Her husband stayed in Florida when she moved here, and she sees him irregularly on weekends. Meanwhile, she shares an apartment with a woman, an arrangement that created a small controversy last November when it was revealed in a national magazine aimed at a lesbian and gay audience. If Ireland were a man, it might have been called a sex scandal.

Not Saying

The Advocate ran a cover story on Ireland with the headline "America's Most Powerful Woman Comes Out." In fact, Ireland neither admitted nor denied she was a lesbian, or bisexual, resorting at times to legalistic language to confound what she feels is sexual stereotyping and an "obsession with sexuality."

She lives with a woman. She won't name her or her occupation. She also has a husband, and a relationship with him. The information stops at the door -- even before the door. It seems she may actually live in two places here, one in D.C. and one in Northern Virginia -- but she won't say exactly, since she has received death threats and obscene phone calls.

"What I have described is who is in my family, not my sexuality," she said. "There is great diversity in our families today; it's not Mom and Dad and Spot and Fluff anymore." Ireland and her husband chose not to have children. She's had two abortions, one a frightening illegal one, before she met Humble.

On one level, she says she is complying with a personal desire to be honest, and to preempt a political enemy from making media hay out of a salacious discovery. On another level, there's a lesbian constituency, which is still smoldering from being purged from NOW in its early days, to be considered. On yet a third level, there is the American mainstream, which could easily accept her well-modulated tones and prim appearance, but may not be ready for a bisexual with partners in different cities.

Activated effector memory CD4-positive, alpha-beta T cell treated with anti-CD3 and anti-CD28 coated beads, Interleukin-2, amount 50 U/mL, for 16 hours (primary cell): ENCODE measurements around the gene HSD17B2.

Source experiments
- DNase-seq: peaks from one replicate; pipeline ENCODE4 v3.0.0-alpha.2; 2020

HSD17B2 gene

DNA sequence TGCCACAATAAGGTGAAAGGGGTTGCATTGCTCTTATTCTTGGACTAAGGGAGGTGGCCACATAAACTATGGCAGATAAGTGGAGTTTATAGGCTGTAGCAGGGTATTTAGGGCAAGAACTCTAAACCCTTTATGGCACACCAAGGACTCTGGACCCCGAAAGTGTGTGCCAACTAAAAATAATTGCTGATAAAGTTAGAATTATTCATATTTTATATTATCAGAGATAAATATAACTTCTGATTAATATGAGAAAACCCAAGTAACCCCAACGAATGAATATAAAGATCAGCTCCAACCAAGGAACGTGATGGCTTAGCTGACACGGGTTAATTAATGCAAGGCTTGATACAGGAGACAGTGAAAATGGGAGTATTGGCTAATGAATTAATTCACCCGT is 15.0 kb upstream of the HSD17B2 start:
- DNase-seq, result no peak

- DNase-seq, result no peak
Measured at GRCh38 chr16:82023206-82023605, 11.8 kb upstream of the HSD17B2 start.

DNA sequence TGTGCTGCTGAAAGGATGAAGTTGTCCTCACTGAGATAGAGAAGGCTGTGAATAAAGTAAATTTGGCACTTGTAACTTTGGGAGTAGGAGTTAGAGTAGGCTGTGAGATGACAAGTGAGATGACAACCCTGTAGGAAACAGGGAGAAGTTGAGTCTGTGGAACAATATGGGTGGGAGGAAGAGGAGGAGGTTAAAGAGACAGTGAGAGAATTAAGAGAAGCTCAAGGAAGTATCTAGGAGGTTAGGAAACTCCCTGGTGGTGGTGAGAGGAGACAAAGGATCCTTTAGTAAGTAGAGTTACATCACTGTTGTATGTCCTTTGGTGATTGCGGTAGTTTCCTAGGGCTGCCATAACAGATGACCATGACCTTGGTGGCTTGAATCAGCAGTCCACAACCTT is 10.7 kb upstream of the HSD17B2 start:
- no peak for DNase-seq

So, whether it's eschewing sexual stereotyping or coy political calculation, Ireland chooses ambiguity. She told the Advocate she respected coming out of the closet as "an important strategy," and referred to her companion as someone she was "with."

In the biographies issued by NOW's press department, Executive Vice President Kim Gandy is described as married to "Dr. Christopher 'Kip' Lornell." Vice President for Action Rosemary Dempsey and "her life companion Kim Costanza" live in Florida, and Dempsey "earned national media attention in 1980 when she won the right to custody of her two children following a court challenge prompted by her sexual orientation." National Secretary Ginny Montes has a 21-year-old daughter.

There is no personal information in Ireland's handout.

She could be living in a Victorian companionship, "having another responsible adult who can help" around, as she said, like Elizabeth Cady Stanton and Susan B. Anthony.

Reaction from NOW members and most others has been far more positive than negative, she said. Concerned Women for America (CWA), a right-wing group that claims 600,000 members, said in a press release that Ireland's revelation was just further proof that NOW represents a "militant fringe of womanhood."